JINR - Bruno Pontecorvo Prize 2017

A. Bettini   30-04-2018    Leggi in PDF
On the left: Eligio Lisi, on the right: Gianluigi Fogli.

The most prestigious prize for Physics of the Joint Institute of Nuclear Research, Dubna (Russia) was awarded for 2017 to Gianluigi Fogli and Eligio Lisi, "for their pioneering contribution to the development of global analysis of neutrino oscillation data from different experiments". The jury of the prize was composed of A. Olshevskiy, S. Bilenky, L. Maiani, A. McDonald (Nobel Prize) and Y. Suzuki.

Fogli and Lisi started their analysis of the experimental data of neutrinos from the atmosphere, the Sun, supernovae, from accelerators and reactors back in the 1990s, aiming at understanding neutrino oscillations and flavour conversion in matter. In the mid 1990s these phenomena, which are beyond the Standard Model, where not yet firmly established experimentally, but, with the years, the amount and precision of experimental data constantly increased. Very soon, Fogli and Lisi stressed the urgency to abandon the prevailing two-flavour oscillation scenario. Indeed, all three neutrinos take part in the oscillations and the elements of their mixing matrix are strongly correlated in the different types of experiments.

Together with the group in Bari that was growing under their leadership, they developed a set of computer programs carefully designed to extract the mixing angles and the square mass differences, with in input the data from all the experiments and with due consideration of their statistical and systematic uncertainties and correlations.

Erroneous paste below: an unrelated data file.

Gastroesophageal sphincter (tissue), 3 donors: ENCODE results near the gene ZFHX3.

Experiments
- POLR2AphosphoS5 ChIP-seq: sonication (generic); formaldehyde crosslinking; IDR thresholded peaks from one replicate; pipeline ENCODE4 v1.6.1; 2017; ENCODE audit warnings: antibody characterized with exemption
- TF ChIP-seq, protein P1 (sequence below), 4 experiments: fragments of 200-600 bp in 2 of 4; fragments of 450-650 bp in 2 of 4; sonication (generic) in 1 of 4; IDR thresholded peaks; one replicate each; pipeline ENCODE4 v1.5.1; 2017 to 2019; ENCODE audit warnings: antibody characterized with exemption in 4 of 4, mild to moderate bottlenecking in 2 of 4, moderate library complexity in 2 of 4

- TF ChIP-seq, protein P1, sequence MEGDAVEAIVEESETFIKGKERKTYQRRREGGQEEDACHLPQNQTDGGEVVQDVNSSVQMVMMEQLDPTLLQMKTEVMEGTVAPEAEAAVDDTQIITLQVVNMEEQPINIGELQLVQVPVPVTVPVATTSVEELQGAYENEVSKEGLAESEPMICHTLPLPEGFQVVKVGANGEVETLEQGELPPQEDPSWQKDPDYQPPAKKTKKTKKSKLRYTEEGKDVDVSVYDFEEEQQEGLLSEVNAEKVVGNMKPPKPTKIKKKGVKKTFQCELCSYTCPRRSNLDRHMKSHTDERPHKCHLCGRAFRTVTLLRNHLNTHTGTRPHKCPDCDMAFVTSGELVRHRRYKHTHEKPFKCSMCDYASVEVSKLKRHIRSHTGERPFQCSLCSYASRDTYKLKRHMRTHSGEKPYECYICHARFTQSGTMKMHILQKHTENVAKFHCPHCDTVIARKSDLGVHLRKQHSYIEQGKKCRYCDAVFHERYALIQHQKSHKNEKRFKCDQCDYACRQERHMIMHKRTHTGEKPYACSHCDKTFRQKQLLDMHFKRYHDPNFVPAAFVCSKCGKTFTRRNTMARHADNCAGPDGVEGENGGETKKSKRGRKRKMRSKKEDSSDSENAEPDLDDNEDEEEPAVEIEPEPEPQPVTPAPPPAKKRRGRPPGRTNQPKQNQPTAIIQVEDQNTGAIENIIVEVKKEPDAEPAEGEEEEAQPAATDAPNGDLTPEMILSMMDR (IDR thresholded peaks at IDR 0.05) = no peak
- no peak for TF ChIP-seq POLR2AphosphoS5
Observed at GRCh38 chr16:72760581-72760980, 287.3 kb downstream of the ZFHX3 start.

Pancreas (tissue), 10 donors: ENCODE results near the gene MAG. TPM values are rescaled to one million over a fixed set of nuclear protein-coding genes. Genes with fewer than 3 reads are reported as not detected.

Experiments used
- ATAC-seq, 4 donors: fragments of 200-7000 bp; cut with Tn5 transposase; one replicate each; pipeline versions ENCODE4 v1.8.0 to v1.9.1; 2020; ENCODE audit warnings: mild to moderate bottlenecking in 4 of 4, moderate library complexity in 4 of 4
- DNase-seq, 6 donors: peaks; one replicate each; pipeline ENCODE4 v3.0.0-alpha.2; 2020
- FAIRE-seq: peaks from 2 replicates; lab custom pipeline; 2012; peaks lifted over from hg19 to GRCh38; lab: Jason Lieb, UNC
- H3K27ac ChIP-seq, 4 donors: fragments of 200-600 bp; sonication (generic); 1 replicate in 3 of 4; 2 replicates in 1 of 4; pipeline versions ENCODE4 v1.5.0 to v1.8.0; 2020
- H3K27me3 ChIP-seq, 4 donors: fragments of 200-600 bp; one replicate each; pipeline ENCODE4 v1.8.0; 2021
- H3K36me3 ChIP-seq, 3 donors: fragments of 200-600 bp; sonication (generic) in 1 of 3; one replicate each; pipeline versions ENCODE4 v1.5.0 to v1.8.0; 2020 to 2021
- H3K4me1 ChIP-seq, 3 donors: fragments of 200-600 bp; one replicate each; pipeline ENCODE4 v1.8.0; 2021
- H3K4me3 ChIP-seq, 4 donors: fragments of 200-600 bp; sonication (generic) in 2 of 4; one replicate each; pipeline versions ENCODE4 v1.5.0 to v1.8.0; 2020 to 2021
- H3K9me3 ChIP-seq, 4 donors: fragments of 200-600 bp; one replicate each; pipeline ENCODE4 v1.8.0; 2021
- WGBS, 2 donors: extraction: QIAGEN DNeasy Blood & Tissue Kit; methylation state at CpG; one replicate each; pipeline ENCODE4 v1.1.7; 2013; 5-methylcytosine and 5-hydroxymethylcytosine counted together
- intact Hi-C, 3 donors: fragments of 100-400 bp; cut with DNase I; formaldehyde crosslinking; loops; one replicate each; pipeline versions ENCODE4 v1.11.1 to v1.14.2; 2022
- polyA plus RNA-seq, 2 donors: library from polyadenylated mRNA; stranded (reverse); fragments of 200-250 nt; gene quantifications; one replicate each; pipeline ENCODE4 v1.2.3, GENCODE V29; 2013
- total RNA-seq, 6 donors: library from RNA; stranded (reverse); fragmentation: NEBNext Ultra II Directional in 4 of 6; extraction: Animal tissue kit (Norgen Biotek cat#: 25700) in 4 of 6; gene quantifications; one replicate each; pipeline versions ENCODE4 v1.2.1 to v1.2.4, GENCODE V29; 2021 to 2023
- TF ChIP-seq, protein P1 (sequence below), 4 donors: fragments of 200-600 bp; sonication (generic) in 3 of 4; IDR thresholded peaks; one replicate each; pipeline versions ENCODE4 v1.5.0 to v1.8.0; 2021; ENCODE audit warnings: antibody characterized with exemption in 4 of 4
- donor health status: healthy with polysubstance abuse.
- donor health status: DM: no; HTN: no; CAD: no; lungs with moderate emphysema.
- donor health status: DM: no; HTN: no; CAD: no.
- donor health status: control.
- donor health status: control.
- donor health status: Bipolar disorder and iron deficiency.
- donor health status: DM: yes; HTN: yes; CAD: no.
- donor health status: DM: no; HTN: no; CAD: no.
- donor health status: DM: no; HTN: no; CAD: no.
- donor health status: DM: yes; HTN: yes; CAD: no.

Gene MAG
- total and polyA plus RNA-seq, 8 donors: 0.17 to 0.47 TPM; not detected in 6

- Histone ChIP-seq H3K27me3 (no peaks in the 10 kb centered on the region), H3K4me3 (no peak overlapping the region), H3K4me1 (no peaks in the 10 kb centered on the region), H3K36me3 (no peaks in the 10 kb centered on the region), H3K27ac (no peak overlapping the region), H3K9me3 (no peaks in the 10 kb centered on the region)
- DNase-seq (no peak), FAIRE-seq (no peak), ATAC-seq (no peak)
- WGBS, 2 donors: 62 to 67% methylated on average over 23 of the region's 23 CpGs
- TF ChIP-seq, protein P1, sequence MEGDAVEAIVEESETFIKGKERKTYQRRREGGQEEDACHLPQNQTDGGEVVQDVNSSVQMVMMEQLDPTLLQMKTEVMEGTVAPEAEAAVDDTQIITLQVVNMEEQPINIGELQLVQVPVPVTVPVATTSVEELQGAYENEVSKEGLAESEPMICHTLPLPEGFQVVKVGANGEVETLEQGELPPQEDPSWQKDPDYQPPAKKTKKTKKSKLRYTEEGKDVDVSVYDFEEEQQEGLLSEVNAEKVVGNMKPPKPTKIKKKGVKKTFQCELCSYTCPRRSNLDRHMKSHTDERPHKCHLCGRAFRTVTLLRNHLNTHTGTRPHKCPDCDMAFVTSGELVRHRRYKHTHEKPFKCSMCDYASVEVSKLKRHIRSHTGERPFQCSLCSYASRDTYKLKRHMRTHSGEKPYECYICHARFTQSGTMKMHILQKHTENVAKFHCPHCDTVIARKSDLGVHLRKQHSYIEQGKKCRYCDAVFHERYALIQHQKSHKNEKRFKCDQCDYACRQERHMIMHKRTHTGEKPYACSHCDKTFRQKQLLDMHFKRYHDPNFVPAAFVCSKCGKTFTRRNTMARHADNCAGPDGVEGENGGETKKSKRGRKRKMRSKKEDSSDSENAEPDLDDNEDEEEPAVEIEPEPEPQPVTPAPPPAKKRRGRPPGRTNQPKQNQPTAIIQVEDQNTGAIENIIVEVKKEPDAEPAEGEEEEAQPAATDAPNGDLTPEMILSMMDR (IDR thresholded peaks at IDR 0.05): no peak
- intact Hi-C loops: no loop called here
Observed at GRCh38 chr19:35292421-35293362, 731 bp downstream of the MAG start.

An important result of this approach was the hint found in 2008 that also the smallest of the mixing angles θ13 is different from zero, in contrast with several theoretical schemes. Four years later, reactor experiments established that the hint was correct. This fact is crucial for the existence of CP violation in the lepton sector. Today, a similar hint from the global fit points to the so called “normal mass hierarchy” and to a large value of the CP-violating phase. We need to wait again, hopefully just a few years, to know whether these hints will be experimentally confirmed or not.

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